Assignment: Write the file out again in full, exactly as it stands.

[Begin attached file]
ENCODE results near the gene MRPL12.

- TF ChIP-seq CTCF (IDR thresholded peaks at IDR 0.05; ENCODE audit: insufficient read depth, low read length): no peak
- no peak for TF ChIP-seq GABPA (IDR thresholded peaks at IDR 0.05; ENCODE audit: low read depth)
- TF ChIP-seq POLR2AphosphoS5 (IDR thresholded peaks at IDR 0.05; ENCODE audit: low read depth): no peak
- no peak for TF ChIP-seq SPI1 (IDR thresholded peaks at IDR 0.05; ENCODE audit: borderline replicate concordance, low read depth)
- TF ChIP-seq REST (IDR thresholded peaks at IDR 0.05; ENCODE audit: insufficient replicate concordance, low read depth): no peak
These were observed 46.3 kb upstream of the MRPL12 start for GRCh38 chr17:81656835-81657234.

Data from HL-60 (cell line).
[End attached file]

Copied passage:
ENCODE results near the gene MRPL12.

- TF ChIP-seq CTCF (IDR thresholded peaks at IDR 0.05; ENCODE audit: insufficient read depth, low read length): no peak
- no peak for TF ChIP-seq GABPA (IDR thresholded peaks at IDR 0.05; ENCODE audit: low read depth)
- TF ChIP-seq POLR2AphosphoS5 (IDR thresholded peaks at IDR 0.05; ENCODE audit: low read depth): no peak
- no peak for TF ChIP-seq SPI1 (IDR thresholded peaks at IDR 0.05; ENCODE audit: borderline replicate concordance, low read depth)
- TF ChIP-seq REST (IDR thresholded peaks at IDR 0.05; ENCODE audit: insufficient replicate concordance, low read depth): no peak
These were observed 46.3 kb upstream of the MRPL12 start for GRCh38 chr17:81656835-81657234.

Data from HL-60 (cell line).